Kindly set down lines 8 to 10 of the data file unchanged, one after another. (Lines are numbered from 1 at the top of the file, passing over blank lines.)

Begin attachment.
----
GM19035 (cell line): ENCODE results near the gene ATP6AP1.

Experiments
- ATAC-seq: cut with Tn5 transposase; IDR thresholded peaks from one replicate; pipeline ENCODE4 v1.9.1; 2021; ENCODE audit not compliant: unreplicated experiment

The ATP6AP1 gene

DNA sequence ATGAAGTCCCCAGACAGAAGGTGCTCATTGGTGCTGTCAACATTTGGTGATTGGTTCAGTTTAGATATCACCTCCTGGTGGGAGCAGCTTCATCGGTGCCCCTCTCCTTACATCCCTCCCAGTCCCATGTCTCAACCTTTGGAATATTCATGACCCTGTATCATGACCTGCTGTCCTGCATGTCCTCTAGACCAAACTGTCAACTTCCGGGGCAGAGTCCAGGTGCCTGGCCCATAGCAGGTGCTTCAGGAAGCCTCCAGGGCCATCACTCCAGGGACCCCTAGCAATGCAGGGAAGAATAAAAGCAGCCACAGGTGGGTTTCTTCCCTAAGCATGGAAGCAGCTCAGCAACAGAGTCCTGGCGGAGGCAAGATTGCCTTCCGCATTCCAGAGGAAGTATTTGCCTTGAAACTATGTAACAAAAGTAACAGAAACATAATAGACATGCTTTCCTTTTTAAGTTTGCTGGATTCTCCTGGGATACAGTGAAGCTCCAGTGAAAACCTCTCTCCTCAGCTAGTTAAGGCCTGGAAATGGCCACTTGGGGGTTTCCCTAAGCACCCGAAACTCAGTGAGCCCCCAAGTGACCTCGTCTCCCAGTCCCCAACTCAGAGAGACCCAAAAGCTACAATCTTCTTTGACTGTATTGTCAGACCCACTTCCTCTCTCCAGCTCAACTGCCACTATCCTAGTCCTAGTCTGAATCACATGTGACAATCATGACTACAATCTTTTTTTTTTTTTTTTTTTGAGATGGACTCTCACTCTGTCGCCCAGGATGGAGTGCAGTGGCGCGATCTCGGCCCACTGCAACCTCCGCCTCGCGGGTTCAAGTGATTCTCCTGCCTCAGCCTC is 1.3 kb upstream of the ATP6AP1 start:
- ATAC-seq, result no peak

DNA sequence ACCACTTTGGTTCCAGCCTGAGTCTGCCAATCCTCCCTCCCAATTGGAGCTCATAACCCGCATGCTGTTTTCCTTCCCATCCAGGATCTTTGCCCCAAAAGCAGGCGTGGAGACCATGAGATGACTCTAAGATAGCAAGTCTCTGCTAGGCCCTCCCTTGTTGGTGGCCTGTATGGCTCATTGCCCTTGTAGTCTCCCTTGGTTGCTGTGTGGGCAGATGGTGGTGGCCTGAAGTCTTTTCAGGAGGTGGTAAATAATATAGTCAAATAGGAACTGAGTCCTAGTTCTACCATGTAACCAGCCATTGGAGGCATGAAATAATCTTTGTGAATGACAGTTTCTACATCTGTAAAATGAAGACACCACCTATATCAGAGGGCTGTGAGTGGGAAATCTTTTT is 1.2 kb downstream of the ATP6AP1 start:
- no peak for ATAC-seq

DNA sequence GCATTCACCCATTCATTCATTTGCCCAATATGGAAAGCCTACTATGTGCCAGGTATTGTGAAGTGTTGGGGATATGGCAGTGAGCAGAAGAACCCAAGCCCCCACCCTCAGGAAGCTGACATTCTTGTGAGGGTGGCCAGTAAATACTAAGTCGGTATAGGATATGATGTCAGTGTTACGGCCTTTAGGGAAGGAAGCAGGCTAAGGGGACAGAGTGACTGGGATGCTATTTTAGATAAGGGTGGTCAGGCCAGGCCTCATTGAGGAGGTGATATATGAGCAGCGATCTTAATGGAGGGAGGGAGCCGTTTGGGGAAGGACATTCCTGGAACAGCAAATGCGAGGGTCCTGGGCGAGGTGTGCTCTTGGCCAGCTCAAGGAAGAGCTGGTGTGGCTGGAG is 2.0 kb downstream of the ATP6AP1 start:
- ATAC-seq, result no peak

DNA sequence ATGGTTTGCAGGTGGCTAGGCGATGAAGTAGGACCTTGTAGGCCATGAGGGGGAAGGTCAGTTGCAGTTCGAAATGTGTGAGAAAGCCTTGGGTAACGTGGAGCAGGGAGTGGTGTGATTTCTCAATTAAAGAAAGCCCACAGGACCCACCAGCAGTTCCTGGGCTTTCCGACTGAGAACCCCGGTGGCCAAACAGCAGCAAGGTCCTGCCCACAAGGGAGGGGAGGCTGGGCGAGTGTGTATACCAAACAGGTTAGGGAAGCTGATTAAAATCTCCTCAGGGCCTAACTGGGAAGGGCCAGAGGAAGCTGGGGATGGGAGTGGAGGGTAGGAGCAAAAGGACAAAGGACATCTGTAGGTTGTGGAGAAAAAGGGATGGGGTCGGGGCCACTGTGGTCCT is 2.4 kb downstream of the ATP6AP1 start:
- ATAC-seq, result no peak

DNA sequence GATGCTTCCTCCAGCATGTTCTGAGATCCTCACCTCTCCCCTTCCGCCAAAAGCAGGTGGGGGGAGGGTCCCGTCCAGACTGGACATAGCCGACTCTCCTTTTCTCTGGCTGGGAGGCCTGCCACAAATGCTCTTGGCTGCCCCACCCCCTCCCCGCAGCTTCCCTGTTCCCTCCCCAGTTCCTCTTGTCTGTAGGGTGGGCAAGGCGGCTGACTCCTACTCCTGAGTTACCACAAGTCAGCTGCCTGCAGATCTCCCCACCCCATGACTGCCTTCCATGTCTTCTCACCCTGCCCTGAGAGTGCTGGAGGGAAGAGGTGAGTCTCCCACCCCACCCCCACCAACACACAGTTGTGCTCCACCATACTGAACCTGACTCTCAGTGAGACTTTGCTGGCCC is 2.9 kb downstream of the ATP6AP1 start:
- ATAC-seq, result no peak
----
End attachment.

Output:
- no peak for ATAC-seq

DNA sequence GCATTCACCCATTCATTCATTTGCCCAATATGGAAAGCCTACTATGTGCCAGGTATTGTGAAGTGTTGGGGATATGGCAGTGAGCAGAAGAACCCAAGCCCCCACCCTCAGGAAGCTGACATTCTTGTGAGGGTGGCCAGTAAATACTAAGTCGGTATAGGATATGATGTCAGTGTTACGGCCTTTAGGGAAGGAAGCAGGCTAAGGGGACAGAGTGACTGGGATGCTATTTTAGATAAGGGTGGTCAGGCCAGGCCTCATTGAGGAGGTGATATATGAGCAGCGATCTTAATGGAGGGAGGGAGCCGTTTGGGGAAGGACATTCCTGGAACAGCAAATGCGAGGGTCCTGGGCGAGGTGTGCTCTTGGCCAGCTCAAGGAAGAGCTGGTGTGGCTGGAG is 2.0 kb downstream of the ATP6AP1 start:
- ATAC-seq, result no peak